In recent years, accidental deaths have increased dramatically in the United States, rocketing toward the top of statistical charts as a leading cause of death.
Over 130 people die every day in the United States as the result of opioid overdose. That’s less surprising if you also know that close to 30 percent of patients who are prescribed opioid medications end up misusing or abusing them.
The Centers for Disease Control and Prevention estimate the economic burden of opioid abuse, which includes healthcare costs, addiction treatment, opioid-related criminality, and lost productivity in the workplace, at nearly $80 billion annually (in the United States alone).
How did we get here?
With almost as much gusto as medical doctors and tobacco companies who promoted cigarettes in the 1930s, pharmaceutical companies spent the 1990s reassuring the entire medical community that opioid pain relievers did not put patients at risk of addiction. In hindsight, it would be ludicrous if it weren’t so tragic.
By 2017, an estimated 1.7 million people in the United States suffered from substance abuse disorders related to opioid prescriptions. That year, 47,000 died from opioid overdose.
Progress has been made in fits and starts. Law enforcement has cracked down on so-called “pill mills” masquerading as pain clinics. In some cases, doctors and pharmacists have been criminally charged. But what about the people who started the country down this route? It seems that, finally, they too are being forced to face the consequences of their actions.
Pills and Precedence
In late August, District Judge Thad Balkman in Cleveland County, Oklahoma ordered megacorp Johnson & Johnson to pay $572 million for its role in the state’s opioid crisis, and the more than 6,000 deaths related to it. Balkman ruled that the company targeted and pressured doctors with the goal of increasing opioid prescription rates, while glossing over the risks.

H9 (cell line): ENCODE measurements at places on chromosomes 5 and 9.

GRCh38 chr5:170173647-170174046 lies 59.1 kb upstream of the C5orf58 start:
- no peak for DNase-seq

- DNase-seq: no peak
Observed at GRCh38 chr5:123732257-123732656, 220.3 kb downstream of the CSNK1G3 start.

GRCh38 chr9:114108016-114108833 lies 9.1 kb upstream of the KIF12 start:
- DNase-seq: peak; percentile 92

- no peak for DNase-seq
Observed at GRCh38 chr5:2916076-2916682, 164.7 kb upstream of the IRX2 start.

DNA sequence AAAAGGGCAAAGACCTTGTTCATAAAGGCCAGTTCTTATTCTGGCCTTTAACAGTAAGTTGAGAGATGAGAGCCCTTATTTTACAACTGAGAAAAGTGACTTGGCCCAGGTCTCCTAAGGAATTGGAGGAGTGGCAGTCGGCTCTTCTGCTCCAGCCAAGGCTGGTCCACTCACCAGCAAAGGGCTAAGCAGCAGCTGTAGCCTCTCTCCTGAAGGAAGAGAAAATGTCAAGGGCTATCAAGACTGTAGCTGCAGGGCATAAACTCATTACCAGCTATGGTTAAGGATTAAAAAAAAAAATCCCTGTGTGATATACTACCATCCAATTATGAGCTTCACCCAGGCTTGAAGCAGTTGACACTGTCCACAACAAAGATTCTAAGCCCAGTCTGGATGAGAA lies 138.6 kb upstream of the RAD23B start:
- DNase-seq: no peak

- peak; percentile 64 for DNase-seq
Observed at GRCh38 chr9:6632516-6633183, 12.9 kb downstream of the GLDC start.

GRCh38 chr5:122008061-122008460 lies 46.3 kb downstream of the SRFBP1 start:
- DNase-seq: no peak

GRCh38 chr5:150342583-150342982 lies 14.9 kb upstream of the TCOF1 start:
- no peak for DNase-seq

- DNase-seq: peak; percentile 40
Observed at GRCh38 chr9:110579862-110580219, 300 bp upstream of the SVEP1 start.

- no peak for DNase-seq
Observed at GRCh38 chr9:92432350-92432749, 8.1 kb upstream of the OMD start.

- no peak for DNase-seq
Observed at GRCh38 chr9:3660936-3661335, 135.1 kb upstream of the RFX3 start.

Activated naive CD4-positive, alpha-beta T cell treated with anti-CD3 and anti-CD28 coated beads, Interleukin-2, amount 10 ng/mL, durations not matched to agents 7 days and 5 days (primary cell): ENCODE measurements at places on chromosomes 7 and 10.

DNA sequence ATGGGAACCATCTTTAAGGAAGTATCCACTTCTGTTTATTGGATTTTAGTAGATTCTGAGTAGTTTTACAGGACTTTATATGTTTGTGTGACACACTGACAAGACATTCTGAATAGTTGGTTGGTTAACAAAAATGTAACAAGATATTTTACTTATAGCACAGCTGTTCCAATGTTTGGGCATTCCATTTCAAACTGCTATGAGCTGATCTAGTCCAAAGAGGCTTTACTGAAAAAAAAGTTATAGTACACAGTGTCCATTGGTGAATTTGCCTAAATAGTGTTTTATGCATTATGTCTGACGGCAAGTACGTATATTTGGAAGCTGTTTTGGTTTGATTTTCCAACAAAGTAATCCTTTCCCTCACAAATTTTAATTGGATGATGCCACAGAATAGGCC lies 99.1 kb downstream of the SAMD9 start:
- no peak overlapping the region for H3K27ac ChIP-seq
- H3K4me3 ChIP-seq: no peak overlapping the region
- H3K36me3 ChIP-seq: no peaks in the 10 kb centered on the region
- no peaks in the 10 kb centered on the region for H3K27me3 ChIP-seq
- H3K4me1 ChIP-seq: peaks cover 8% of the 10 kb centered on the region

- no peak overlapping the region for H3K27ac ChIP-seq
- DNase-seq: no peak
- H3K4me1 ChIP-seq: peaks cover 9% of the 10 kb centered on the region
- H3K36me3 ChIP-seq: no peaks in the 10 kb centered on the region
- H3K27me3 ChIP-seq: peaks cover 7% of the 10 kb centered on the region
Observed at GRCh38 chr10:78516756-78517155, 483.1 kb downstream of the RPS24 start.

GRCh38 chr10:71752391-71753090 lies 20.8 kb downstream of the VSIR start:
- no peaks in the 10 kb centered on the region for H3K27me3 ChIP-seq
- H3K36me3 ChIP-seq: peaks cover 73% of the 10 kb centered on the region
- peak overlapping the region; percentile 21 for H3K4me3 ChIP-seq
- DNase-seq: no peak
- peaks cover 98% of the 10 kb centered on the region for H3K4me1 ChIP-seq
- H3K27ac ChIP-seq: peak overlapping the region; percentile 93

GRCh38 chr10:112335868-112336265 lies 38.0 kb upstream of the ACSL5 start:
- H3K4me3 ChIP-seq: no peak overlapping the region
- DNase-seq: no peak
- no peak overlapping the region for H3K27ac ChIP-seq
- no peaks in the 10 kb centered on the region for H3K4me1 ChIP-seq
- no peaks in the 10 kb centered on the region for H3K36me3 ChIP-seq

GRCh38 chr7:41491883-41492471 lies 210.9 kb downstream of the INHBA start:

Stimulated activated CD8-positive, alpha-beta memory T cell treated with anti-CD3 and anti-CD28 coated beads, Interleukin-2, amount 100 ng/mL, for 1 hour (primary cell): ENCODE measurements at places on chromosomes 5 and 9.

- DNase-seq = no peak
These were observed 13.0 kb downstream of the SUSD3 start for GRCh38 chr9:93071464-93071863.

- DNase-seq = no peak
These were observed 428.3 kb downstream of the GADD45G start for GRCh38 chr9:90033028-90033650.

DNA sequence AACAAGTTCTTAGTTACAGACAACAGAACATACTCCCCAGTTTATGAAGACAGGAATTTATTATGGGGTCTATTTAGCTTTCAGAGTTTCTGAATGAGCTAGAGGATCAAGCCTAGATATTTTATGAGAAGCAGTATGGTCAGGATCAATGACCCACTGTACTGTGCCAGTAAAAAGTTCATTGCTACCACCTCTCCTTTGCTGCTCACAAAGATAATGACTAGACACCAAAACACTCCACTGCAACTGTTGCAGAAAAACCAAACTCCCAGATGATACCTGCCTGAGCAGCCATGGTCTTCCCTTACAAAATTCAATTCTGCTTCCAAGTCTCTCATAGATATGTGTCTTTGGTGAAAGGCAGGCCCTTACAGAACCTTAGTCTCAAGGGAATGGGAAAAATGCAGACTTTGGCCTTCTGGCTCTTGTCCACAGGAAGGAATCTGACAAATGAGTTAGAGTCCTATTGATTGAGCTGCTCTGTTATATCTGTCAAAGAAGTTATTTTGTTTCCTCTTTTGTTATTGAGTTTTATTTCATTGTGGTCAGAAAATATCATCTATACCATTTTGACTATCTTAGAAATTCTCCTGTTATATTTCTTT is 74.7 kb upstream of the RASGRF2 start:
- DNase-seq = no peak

Teva Pharmaceutical and OxyContin manufacturer Purdue Pharma was found guilty of similar charges this year, eventually reaching $85 million and $270 million settlements with the state of Oklahoma, respectively.
That money won’t bring back lost time, lost relationships, lost health, and certainly not lost lives. However, the rulings are setting an important precedent, with at least 2,000 additional opioid cases pending before federal judges.
History is known to repeat itself, and this probably won’t be the last instance of product manufacturers using deceptive tactics to attempt to fool the medical community (as well as the populace).
However, hopefully, justice being served—even if it’s a small helping—will serve as a deterrent for these sorts of behaviors in the future.
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